|John Godfrey Saxe (1816-1887)|
This blog began with a 19th century American adaptation of a Jain poem about the near impossibility of communicating across different assumptions. That cross-cultural communication is possible is admirably exemplified by John Godfrey Saxe’s adaptation of the parable from a religion that scarcely anyone in America has ever heard of.
The reason the Jain religion is little understood in America is that the Jain themselves were rather masters of assimilation. Jainist beliefs underlie Hindu and Buddhist ideals of non-violence and respect for all life. The concept of samsara, the illusion of temporal existence and reincarnation based on karma, stems from Jain beliefs. Vedic Hinduism and Jainism lived side by side in ancient and medieval India (1500BCE to 500 AD) until they nearly merged. Modern Jains comprise .4% of the Indian population, Hindus over 80%. Saxe never visited India, but the parable is one of the exports of the British Raj. The integration of Vedic rituals and Jain philosophy seems to have been accomplished through a great deal more scholarship and much less violence than the later Mughal and British colonizations. With respect to the integration of Hinduism and Jainism, the blind men somehow thrashed it out without resorting to violence.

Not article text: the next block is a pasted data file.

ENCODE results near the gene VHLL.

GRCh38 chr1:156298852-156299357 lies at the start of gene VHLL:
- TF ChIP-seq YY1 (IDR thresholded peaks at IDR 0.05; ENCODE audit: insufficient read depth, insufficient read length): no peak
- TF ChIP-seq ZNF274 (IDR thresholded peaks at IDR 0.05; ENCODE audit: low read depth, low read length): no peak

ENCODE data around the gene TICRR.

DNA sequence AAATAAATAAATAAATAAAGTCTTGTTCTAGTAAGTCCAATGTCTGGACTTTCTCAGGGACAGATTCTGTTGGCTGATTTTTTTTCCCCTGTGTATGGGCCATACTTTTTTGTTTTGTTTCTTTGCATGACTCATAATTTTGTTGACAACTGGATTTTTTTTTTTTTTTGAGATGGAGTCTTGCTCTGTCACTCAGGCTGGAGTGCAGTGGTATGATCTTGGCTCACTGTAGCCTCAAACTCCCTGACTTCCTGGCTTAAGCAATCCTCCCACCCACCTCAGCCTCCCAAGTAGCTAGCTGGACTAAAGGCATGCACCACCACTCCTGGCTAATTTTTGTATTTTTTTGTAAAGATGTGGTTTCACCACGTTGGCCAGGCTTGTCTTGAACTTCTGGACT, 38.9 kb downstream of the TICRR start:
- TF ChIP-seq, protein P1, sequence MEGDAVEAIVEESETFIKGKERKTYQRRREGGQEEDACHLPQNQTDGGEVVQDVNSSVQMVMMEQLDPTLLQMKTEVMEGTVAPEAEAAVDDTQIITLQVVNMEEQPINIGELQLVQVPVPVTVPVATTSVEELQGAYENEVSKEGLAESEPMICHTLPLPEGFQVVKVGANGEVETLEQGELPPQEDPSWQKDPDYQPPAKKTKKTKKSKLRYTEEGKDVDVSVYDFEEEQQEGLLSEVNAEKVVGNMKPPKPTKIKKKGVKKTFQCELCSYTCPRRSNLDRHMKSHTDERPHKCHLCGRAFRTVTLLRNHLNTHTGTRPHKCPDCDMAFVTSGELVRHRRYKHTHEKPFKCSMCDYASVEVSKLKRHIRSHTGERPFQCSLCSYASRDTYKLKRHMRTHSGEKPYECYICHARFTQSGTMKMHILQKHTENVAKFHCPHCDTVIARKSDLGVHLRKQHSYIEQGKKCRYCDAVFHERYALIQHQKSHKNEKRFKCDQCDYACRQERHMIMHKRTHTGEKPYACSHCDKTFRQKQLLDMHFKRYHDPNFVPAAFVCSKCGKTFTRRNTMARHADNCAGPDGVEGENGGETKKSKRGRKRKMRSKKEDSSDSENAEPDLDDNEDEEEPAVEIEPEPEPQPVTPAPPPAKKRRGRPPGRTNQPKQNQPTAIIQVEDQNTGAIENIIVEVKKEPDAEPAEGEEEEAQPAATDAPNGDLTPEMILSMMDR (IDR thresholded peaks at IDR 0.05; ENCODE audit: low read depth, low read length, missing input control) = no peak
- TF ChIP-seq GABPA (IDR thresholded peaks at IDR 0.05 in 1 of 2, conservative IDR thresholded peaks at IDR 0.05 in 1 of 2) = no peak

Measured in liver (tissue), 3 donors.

I then proceeded to suggest that studying kink was something like the epistemological puzzle posed in the poem: that the different sexual variations themselves proceeded from a lot of different desires and abilities, experiences and epistemologies, and that studying them from the viewpoint of a therapist might be systematically different from being a participant, let alone an ardent enthusiast. Kinky folk themselves might have had no small difficulties agreeing on a PR campaign! Not only are the worlds of kink and therapy differing in many of their underlying assumptions, but language, goals, and expectations are often not shared. In my discussion of consent, I contrasted the sexual freedom and sexual health agendas, and found areas of commonality. In the last 4 posts, I have explored the differing epistemologies within the psychotherapy community regarding the field’s diagnostic manual. There is clearly plenty of disagreement about how we therapists know health when we see it, how we know sexual freedom when we see it, and when we think those two values are aligned.
Perhaps Saxe was a bit pessimistic. He was a great lover of rail travel, and following a head injury, he struggled with depression. In the Jain version of this parable, the six blind men visit the elephant in their various ways, and return to tell the king of their experiences. The king affirms how they are right in their own ways; that the elephant is all these things and more. The Jain version ends in harmony and peace rather than cacophony.